Time-Tested Transplants


You are here

In hemophilia, a mutated gene prevents the production of a critical blood-clotting protein. What if the body could be induced – by a transplant of healthy tissue – to begin producing this protein?
In research recently published in the Proceedings of the National Academy of Sciences (PNAS), Prof. Yair Reisner and Ph.D. student Anna Aronovich of the Weizmann Institute’s Immunology Department, together with colleagues, showed how such a transplant might in the future be made feasible.
By taking spleen tissue from embryonic pigs, the scientists found that harmful T cells, which are responsible for severe immune responses against the recipient, are not present prior to day 42 of gestation. They also found that tissue of this age exhibits optimal growth potential and secretes factor VIII, the blood-clotting protein missing in hemophilic patients. Hemophilic mice with spleen tissue transplanted from pig embryos at 42 days of gestation experienced completely normal blood clotting within a month or two of implantation.
Although a number of problems would need to be surmounted before researchers could begin to think of applying the technique to humans, the Institute team has provided evidence that transplanted embryonic tissue, whether human or pig, could one day help the body overcome hemophilia and other such genetic diseases.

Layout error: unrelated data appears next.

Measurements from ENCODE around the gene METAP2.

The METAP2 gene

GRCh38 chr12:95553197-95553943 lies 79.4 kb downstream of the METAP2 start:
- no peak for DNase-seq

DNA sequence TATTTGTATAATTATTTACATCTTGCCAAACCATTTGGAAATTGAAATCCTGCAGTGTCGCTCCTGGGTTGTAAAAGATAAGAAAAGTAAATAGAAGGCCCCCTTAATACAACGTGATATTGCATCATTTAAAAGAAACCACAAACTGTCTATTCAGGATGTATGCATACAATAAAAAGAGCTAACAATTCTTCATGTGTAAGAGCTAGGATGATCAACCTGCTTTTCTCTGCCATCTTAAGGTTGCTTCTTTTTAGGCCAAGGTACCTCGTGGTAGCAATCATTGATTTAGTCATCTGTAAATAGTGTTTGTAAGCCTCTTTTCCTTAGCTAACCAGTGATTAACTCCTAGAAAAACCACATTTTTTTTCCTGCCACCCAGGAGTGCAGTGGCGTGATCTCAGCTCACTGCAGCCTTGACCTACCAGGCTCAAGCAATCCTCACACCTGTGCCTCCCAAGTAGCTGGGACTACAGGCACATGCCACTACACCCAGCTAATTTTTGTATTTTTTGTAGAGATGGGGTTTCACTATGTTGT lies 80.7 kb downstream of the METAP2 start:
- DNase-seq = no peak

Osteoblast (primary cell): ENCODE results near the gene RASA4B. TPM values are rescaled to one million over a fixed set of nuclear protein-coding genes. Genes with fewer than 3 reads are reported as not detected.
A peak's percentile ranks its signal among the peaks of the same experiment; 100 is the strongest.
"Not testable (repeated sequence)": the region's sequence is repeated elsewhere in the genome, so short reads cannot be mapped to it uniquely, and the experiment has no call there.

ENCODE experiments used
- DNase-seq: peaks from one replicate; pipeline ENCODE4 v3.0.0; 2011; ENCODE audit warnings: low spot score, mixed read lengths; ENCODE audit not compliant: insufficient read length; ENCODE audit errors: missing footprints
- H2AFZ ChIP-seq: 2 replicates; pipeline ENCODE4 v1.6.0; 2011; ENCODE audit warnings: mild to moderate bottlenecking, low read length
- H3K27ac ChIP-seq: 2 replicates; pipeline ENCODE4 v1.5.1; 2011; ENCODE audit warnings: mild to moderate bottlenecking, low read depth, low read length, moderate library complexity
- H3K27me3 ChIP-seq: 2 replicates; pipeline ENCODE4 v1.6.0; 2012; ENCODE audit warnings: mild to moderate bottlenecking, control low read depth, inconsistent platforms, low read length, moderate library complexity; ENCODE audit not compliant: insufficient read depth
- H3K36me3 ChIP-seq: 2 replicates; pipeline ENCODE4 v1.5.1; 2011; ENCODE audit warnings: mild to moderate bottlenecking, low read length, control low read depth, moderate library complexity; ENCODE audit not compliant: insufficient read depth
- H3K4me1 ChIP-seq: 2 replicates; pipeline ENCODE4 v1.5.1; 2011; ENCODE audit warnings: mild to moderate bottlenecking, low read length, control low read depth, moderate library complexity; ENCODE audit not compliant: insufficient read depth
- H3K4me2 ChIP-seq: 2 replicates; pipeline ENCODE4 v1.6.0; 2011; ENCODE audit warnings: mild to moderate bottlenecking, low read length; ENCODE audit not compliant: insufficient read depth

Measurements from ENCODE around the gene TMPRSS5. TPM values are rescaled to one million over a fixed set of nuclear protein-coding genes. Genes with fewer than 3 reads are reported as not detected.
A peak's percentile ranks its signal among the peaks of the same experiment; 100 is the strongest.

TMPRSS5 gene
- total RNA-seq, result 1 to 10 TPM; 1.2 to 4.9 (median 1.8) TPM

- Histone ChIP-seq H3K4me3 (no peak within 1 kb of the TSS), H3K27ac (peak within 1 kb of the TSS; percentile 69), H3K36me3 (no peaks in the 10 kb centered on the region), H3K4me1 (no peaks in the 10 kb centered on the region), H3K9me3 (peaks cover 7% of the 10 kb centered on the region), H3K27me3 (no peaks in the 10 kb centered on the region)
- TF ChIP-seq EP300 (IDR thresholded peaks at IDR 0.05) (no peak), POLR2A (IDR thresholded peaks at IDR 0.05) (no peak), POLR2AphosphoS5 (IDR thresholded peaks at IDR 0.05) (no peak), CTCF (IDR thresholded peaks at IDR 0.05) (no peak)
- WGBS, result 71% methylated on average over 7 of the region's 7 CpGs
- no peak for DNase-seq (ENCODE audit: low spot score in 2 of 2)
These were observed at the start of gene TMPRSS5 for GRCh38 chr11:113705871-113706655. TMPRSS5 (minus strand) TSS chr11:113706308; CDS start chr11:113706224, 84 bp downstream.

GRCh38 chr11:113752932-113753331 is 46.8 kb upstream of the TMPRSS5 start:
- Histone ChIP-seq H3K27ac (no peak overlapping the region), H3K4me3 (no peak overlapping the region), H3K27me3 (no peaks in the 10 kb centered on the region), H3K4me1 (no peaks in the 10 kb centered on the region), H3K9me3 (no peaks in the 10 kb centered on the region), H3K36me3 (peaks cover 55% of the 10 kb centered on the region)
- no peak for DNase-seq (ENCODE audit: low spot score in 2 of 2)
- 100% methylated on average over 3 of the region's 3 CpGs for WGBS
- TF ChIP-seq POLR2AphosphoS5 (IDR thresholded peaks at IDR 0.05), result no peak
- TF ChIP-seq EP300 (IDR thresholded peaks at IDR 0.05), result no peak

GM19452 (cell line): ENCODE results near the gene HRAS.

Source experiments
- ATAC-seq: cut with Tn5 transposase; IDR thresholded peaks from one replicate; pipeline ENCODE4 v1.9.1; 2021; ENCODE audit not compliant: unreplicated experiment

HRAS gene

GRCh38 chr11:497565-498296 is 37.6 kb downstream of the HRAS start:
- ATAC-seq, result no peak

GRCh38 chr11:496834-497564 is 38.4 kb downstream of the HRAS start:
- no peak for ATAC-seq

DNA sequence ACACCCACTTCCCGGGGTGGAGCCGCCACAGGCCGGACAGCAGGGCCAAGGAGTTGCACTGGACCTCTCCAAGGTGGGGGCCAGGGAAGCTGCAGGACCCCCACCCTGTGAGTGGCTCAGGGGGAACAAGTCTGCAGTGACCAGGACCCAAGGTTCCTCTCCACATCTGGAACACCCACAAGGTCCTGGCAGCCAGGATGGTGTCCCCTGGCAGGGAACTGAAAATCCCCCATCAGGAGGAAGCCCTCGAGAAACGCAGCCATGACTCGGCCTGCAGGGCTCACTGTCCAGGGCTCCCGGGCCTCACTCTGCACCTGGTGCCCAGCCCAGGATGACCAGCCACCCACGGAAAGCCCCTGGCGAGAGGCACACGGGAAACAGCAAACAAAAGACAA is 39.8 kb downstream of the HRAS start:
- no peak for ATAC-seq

Prof. Yair Reisner’s research receives major funding from Tissera Inc. His work is also supported by the J & R Center for Scientific Research; the Belle S. and Irving E. Meller Center for the Biology of Aging; the Gabrielle Rich Center for Transplantation Biology Research; the Abisch Frenkel Foundation for the Promotion of Life Sciences; the Loreen Arbus Foundation; the Crown Endowment Fund for Immunological Research; the Mario Negri Institute for Pharmacological Research – Weizmann Institute of Science Exchange Program; the Charles and David Wolfson Charitable Trust; Dr. and Mrs. Leslie Bernstein, Sacramento, CA; Mr. and Mrs. Irwin Goldberg, Las Vegas, NV; and Mr. and Mrs. Barry Reznik, Brooklyn, NY. Prof. Reisner is the incumbent of the Henry H. Drake Professorial Chair in Immunology.